# PhysicsAverage Density of Gasoline

#### Cbarker1

##### Active member
Dear Everybody,

A 2.80 kg steel gas can holds 20 L of gasoline when full. What's the average density (in kg/m^3) of full gas can, taking into the volume occupied by steel as well as by gasoline?

Work:

Given
the mass of the steel gas can= 2.80 kg
The Total Volume of Gas can= 20.0 L
The density of the gasoline= 680 kg/m^3

$\rho=\frac{m}{Volume of the gasoline}$

How to setup the problem?

Thanks
Cbarker1

#### MarkFL

Staff member
Obviously, if the can holds 20.0 L of gasoline, then the total volume of the can must be greater than 20.0 L. Let's assume that the can is made of stainless steel with a mass density of 8000 kg/m³. What would the volume of the given mass of steel be?

#### Cbarker1

##### Active member
Obviously, if the can holds 20.0 L of gasoline, then the total volume of the can must be greater than 20.0 L. Let's assume that the can is made of stainless steel with a mass density of 8000 kg/m³. What would the volume of the given mass of steel be?
the volume is 2857.14 m^3.

#### MarkFL

Staff member
the volume is 2857.14 m^3.
I think you have the volume inverted...I would write:

$$\displaystyle V=\frac{m}{\rho}=\frac{2.80\text{ kg}}{8000\,\dfrac{\text{kg}}{\text{m}^3}}=\frac{7}{20000}\text{ m}^3$$

Okay, now we need to convert the 20.0 L of gasoline into m³. I would use the fact that 1 L is 1000 cm³...

#### Cbarker1

##### Active member
I think you have the volume inverted...I would write:

$$\displaystyle V=\frac{m}{\rho}=\frac{2.80\text{ kg}}{8000\,\dfrac{\text{kg}}{\text{m}^3}}=\frac{7}{20000}\text{ m}^3$$

Okay, now we need to convert the 20.0 L of gasoline into m³. I would use the fact that 1 L is 1000 cm³...
The answer for L to m^3 is .02 m^3.

#### MarkFL

Staff member
The answer for L to m^3 is .02 m^3.
$$\displaystyle 1\text{ L}=1\text{ L}\cdot\frac{1000\text{ cm}^3}{1\text{ L}}\cdot\left(\frac{1\text{ m}}{100\text{ cm}}\right)^3=\frac{1}{1000}\text{ m}^3$$

And so:

$$\displaystyle 20\text{ L}=20\cdot\frac{1}{1000}\text{ m}^3=\frac{1}{50}\text{ m}^3\quad\checkmark$$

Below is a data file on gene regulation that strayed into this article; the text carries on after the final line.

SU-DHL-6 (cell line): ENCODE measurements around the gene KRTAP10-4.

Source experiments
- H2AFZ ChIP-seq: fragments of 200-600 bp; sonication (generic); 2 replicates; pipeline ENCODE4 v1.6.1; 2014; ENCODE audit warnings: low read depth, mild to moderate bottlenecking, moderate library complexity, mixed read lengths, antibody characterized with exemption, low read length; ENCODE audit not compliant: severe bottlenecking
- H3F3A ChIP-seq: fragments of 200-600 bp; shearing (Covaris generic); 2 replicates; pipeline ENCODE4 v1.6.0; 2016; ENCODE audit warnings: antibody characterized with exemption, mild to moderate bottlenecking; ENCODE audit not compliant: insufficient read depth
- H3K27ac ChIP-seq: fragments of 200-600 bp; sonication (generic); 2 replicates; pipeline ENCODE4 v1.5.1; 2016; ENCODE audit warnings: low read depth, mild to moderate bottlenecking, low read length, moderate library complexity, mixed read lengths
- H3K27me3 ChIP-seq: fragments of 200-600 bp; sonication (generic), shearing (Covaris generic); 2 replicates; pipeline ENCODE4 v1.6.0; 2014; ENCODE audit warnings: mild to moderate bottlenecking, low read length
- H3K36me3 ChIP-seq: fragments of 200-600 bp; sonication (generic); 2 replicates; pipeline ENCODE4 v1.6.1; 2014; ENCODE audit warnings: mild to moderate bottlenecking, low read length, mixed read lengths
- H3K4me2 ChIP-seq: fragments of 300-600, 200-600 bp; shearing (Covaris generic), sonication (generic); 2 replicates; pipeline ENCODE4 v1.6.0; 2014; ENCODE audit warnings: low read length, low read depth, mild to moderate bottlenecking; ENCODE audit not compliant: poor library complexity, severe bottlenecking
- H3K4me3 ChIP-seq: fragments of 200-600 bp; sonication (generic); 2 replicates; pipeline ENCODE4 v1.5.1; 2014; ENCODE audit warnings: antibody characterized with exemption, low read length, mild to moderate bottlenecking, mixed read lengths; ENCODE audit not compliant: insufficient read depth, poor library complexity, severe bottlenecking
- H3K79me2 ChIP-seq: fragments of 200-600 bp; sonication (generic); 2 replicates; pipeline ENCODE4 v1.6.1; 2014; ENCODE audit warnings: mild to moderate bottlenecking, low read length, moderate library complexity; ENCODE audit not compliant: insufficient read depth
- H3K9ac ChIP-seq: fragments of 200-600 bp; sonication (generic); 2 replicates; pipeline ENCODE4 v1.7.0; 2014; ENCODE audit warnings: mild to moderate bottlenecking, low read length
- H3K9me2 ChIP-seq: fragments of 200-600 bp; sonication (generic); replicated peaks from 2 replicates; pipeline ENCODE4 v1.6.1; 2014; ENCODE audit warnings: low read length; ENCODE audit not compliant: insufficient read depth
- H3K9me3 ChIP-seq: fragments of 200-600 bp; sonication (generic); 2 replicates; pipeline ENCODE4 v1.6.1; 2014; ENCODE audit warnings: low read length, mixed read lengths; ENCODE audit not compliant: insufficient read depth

Okay, so then what is the total volume of the can and gasoline when the can is full?

#### Cbarker1

##### Active member
$$\displaystyle 1\text{ L}=1\text{ L}\cdot\frac{1000\text{ cm}^3}{1\text{ L}}\cdot\left(\frac{1\text{ m}}{100\text{ cm}}\right)^3=\frac{1}{1000}\text{ m}^3$$

And so:

$$\displaystyle 20\text{ L}=20\cdot\frac{1}{1000}\text{ m}^3=\frac{1}{50}\text{ m}^3\quad\checkmark$$

Okay, so then what is the total volume of the can and gasoline when the can is full?
The Total volume is .02035 m^3.

#### MarkFL

Staff member
The Total volume is .02035 m^3.
Yes, although I would write:

$$\displaystyle V=\frac{407}{20000}\text{ m}^3$$

Now, we need to find the mass of the 20.0 L = 1/50 m³ of gasoline...we know the volume, and we know the mass density, and we have a formula that relates volume, density and mass...

#### Cbarker1

##### Active member
Yes, although I would write:

$$\displaystyle V=\frac{407}{20000}\text{ m}^3$$

Now, we need to find the mass of the 20.0 L = 1/50 m³ of gasoline...we know the volume, and we know the mass density, and we have a formula that relates volume, density and mass...
$$\rho=m/V$$
$$680=m/1/50\implies 680=50m\implies 680/50=m\implies 13.6=m$$

#### MarkFL

Staff member
$$\rho=m/V$$
$$680=m/1/50\implies 680=50m\implies 680/50=m\implies 13.6=m$$
To find the mass of the gasoline, I would write

$$\displaystyle m_g=\rho V=\left(680\,\frac{\text{kg}}{\text{m}^3}\right)\left(\frac{1}{50}\text{ m}^3\right)=\frac{68}{5}\text{ kg}$$

So, the total mass of the gasoline and the steel can is:

$$\displaystyle m_T=m_g+m_s=\left(\frac{68}{5}+\frac{14}{5}\right)\text{ kg}=\frac{82}{5}\text{ kg}$$

Recall, we found earlier:

$$\displaystyle V_T=\frac{407}{20000}\text{ m}^3$$

And so, what is the total mass density of the can full of gasoline?

#### Cbarker1

##### Active member
To find the mass of the gasoline, I would write

$$\displaystyle m_g=\rho V=\left(680\,\frac{\text{kg}}{\text{m}^3}\right)\left(\frac{1}{50}\text{ m}^3\right)=\frac{68}{5}\text{ kg}$$

So, the total mass of the gasoline and the steel can is:

$$\displaystyle m_T=m_g+m_s=\left(\frac{68}{5}+\frac{14}{5}\right)\text{ kg}=\frac{82}{5}\text{ kg}$$

Recall, we found earlier:

$$\displaystyle V_T=\frac{407}{20000}\text{ m}^3$$

And so, what is the total mass density of the can full of gasoline?
$$\frac{m_T}{V_T}=\rho_T$$
$$\frac{\frac{82}{5}}{\frac{407}{20000}}=\rho$$
$$\rho=806$$